Enumeration Districts and Census Tracts

by | 30 Mar 2022

A census enumeration district (ED) is a defined geographic area representing a specific portion of a city or county. As defined by the U.S. Census Bureau, the coverage area of an enumeration district is the area for which a single enumerator (census taker) could complete a count of the population within the allotted time for that particular census year. For this reason, enumeration districts are redrawn for each decennial census to adjust for population shifts. The size of an ED can range from a few city blocks to an entire county in sparsely populated rural areas. In areas packed with high-rise apartment buildings, an enumeration district may be as small as a single block or portion thereof.

Numbers designate the enumeration districts for each census. For more recently released censuses, such as 1930–1950, enumerator districts are defined by two numbers joined with a hyphen. The prefix typically represents the county and the suffix a smaller ED area within the county. Large cities may use a unique prefix in place of the county prefix.

In 1950, baseball great Jackie Robinson, his wife, Rachel, and their two oldest children, were living in a home in the Addisleigh Park section of South Jamaica, Queens. Their 1950 Enumeration District (ED) was 41-2028, with 41 representing the borough of Queens, and 2028 designating the individual ED within the city bounded by Sayres Ave., 177th, Linden Blvd., and Marne Pl.

What Is an Enumerator?

Enumerators (census takers) are temporary employees of the U.S. Census Bureau, hired and trained to collect information from individuals and households in their assigned enumeration district for a particular census. For the 1950 Census enumeration, for example, each enumerator had either two weeks in urban areas or 30 days in rural areas to obtain information from each individual within their enumeration district. However, while the census was conducted over weeks, the data collected referred to a specific fixed date—the official census day. 

Using Enumeration Districts for Genealogy

With the ready availability of fully-searchable online census records, Enumeration Districts aren’t as crucial to finding people as they once were. They can still be helpful, however, in certain situations. When you can’t locate an individual in the index, or you’re dealing with a newly-released census that hasn’t yet been fully indexed, try browsing page-by-page through the records of the ED where you expect your relatives to be living. Enumeration District maps are also helpful for determining which path an enumerator may have followed through his particular district, helping us visualize the neighborhood and identify neighbors.

How to Locate an Enumeration District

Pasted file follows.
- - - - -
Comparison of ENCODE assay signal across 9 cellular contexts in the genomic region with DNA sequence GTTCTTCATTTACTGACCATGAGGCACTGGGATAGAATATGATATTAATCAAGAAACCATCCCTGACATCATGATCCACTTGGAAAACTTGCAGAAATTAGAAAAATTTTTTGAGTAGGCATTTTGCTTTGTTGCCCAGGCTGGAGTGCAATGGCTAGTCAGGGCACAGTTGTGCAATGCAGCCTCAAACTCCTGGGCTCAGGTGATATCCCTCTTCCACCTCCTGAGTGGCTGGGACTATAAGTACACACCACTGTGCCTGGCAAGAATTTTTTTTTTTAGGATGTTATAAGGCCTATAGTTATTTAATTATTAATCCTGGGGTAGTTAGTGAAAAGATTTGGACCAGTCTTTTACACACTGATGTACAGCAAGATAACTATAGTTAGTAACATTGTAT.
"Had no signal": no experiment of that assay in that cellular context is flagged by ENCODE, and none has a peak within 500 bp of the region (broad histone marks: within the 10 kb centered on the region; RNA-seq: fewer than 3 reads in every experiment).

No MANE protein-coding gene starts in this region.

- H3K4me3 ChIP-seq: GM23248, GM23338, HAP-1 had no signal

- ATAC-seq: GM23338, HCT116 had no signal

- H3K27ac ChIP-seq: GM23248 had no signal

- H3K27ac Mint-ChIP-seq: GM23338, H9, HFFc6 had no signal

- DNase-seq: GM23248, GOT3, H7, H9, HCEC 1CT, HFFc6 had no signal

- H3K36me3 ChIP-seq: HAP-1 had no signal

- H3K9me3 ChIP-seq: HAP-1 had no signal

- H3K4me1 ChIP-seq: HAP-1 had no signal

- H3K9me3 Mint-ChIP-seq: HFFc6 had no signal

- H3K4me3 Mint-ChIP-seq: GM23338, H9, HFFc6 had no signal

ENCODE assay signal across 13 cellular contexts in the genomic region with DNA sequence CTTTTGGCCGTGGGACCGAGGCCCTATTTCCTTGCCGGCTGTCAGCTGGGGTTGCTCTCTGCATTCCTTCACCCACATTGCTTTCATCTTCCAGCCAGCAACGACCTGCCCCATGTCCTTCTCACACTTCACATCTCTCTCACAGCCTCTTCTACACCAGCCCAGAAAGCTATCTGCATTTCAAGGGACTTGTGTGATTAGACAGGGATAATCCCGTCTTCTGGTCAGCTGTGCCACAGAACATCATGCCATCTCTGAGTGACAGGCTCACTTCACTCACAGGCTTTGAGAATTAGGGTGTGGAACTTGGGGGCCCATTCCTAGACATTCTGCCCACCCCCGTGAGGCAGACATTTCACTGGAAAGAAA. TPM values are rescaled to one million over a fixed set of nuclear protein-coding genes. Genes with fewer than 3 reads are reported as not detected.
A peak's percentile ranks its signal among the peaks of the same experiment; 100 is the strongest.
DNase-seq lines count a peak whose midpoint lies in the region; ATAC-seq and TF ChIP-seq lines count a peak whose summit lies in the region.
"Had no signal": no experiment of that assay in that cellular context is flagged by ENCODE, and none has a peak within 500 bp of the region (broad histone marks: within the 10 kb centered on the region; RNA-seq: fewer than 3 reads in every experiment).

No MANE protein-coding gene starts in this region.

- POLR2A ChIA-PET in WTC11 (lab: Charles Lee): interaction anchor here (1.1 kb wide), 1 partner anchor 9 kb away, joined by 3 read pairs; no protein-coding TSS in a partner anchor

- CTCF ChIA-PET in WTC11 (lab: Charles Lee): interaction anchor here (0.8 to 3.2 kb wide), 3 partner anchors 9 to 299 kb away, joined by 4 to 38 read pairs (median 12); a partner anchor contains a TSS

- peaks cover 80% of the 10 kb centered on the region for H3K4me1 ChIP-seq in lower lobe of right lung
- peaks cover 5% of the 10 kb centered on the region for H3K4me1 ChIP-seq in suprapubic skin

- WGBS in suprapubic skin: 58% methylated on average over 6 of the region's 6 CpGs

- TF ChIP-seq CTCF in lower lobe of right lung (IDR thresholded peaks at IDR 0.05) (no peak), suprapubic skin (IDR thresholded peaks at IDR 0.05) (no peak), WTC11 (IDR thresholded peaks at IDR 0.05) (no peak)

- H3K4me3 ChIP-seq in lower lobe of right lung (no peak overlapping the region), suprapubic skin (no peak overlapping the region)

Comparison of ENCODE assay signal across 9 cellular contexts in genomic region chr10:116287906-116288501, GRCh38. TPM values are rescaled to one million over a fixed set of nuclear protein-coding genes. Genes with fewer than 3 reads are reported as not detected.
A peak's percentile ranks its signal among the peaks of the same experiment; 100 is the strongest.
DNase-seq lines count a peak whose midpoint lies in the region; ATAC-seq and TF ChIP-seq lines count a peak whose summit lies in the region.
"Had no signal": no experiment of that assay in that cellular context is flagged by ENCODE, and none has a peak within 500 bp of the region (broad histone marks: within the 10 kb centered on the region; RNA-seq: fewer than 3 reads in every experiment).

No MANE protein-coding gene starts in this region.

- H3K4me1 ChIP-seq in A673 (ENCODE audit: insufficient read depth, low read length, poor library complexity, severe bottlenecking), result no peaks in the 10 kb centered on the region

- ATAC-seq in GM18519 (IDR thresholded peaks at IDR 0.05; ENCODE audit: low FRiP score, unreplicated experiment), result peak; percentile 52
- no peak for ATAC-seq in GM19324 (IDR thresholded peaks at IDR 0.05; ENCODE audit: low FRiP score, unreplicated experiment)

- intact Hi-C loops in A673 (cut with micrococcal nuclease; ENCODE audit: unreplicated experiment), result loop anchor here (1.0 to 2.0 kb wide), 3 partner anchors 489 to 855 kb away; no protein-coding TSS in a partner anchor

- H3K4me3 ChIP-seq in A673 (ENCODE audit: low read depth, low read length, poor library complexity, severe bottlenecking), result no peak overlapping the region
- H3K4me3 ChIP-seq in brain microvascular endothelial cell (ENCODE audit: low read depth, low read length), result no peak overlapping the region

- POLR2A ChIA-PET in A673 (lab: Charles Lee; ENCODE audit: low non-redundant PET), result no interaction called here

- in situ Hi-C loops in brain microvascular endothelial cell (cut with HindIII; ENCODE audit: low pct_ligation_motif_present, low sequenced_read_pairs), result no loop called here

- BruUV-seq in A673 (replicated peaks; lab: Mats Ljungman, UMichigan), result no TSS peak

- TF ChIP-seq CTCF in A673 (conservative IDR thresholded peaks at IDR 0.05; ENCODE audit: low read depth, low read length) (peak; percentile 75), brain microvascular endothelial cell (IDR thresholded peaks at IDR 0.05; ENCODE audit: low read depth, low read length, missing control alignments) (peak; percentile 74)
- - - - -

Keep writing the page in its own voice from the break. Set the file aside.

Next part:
To identify an individual’s enumeration district, we need to know where they lived when the census was taken, including the state, city, and street name. The street number is also crucial for long streets in larger cities. With this information, the following tools can help to locate the Enumeration District for each census:

  • Stephen P. Morse’s One-Step Tools website includes ED Finder tools for the 1880, 1900, 1910, 1920, 1930, 1940, and 1950 U.S. federal censuses.
  • Morse’s One-Step site also offers an ED conversion tool for converting between 1920 and 1930 and 1930 and 1940 Censuses.
  • The National Archives has online ED maps and geographic descriptions for the 1940 census and 1950 census. Descriptions of Census Enumeration Districts 1830–1890 and 1910–1950 can be found on the 156 rolls of NARA microfilm publication T1224, most of which are available digitally on FamilySearch. Enumeration District maps for 1900–1940 are available on the 73 rolls of NARA microfilm publication A3378, also available digitally on FamilySearch.

Census Tracts

In 1906, Dr. Walter Laidlaw, director of the Population Research Bureau of the New York Federation of Churches, proposed the idea of delineating permanent, small geographic areas that would retain their boundary from census to census to facilitate data analysis. The idea came about when, in 1905, the state of New York changed the boundaries of its assembly districts to adjust for population changes—a move that undermined the usefulness of Laidlaw’s neighborhood research based on the 1900 census assembly districts.

Before the 1910 census, Dr. Laidlaw divided New York City into 40-acre tracts called “districts” and persuaded the Census Office to extend the concept to seven other cities with a population of 500,000 or higher (Baltimore, Chicago, Cleveland, Philadelphia, Pittsburgh, and St. Louis). The 1920 census data was collected and tabulated by tract for these same cities. Dr. Laidlaw published the 1920 tract data for New York City. Chicago and Cleveland purchased and published their census tract data. The number of cities using census tracts expanded to eighteen (the same eight from 1910, along with Berkeley, Columbus, Los Angeles, Nashville, Syracuse, and Yonkers) by 1930. Starting with the 1940 census, the Census Bureau adopted the use of census tracts for all locations and started publishing census block or tract data for all cities with 50,000 or more inhabitants.

©2022 Kimberly Powell. Use of this article elsewhere without permission violates copyright. Short excerpts and links are welcome, with credit and a link back to Learn Genealogy.

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